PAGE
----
Date of Award


Level of Access

Campus-Only Thesis

Degree Name

Master of Arts (MA)




Andre Khalil

Second Committee Member

William Halteman

Third Committee Member

David Bradley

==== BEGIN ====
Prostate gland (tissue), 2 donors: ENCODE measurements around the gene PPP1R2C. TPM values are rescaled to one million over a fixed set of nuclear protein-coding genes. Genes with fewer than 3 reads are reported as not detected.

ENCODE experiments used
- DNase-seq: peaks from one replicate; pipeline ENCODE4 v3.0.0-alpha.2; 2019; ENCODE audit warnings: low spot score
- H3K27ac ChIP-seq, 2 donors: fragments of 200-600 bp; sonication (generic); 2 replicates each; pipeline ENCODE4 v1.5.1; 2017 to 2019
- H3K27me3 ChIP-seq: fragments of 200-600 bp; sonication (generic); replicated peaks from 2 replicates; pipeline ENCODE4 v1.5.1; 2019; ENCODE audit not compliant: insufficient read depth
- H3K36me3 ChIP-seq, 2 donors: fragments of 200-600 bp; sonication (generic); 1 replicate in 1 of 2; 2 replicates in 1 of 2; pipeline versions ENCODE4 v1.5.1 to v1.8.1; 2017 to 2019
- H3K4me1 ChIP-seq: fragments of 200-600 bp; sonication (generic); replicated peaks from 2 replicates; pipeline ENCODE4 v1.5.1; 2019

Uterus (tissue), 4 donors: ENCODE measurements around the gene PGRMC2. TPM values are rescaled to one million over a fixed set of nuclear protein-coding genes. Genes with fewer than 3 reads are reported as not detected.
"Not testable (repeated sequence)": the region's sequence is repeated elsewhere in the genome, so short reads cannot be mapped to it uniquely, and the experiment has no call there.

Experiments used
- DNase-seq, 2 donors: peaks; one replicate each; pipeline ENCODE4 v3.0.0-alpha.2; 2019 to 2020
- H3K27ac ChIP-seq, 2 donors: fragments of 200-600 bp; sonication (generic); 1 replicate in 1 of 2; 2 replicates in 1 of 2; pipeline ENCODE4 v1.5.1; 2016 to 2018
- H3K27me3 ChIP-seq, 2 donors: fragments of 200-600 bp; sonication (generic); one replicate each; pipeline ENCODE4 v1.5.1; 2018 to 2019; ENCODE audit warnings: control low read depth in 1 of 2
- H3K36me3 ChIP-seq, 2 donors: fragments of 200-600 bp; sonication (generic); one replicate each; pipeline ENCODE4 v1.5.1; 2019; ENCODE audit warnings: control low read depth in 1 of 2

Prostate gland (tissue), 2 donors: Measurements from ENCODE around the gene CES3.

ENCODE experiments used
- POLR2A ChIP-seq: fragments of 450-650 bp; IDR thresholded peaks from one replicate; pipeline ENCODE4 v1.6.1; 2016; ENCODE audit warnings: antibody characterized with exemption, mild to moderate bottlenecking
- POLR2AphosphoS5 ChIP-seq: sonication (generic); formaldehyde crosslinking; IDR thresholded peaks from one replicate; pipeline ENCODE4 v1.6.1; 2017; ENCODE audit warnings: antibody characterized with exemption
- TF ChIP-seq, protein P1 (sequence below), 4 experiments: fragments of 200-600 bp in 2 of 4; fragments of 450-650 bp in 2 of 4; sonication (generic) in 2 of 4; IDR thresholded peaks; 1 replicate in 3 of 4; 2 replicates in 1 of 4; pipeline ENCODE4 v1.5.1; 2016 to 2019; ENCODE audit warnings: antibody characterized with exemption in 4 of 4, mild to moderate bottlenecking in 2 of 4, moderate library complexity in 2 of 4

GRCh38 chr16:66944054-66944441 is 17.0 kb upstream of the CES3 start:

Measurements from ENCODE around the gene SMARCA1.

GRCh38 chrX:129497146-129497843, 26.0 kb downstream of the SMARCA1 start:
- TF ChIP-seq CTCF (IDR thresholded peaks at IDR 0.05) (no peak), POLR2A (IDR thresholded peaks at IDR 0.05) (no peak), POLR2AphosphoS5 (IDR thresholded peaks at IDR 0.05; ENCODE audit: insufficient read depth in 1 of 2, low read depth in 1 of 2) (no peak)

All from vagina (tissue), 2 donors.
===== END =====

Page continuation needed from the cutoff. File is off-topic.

The Wavelet-Transform Modulus Maxima (WTMM) method has been implemented into nearly all fields of applied sciences. In this adaption of the 2D WTMM method, the continuous wavelet transform is the mathematical microscope used to characterize the fractal geometry of clusters of microcalcifications (MC) in human breast tissue and to determine the roughness of the background tissue seen in mammograms. The WTMM method yields the so-called singularity spectrum, D(h), i.e. the fractal dimension D, of points having a Holder exponent of h. The MC are seen as Dirac singularities by the WTMM method, therefore having Holder exponent value of h = -1. This allows the MC with h ~ -1 to be abstracted from the background tissue which has h ~ 0.30 for fatty breast tissue and h ~ 0.65 for dense tissue. Thus, the WTMM method is used to perform a segmentation of the breast tumors based on the strength of the singularities composing the mammogram images, and to simultaneously quantify their fractal dimension. After analyzing several hundred images from a digital databank of mammograms with known radiologist diagnostics, the fractal dimensions of benign and malignant breast lesions are significantly different, with benign having an integer dimension corresponding to a non-invasive Euclidean object and cancer having a non-integer dimension, representing an invasive structure. In addition, the microenvironments characterized by the roughness of the tissue in which the lesions are embedded are different for benign and malignant tumors, and provides an insight into the onset and development of breast cancer.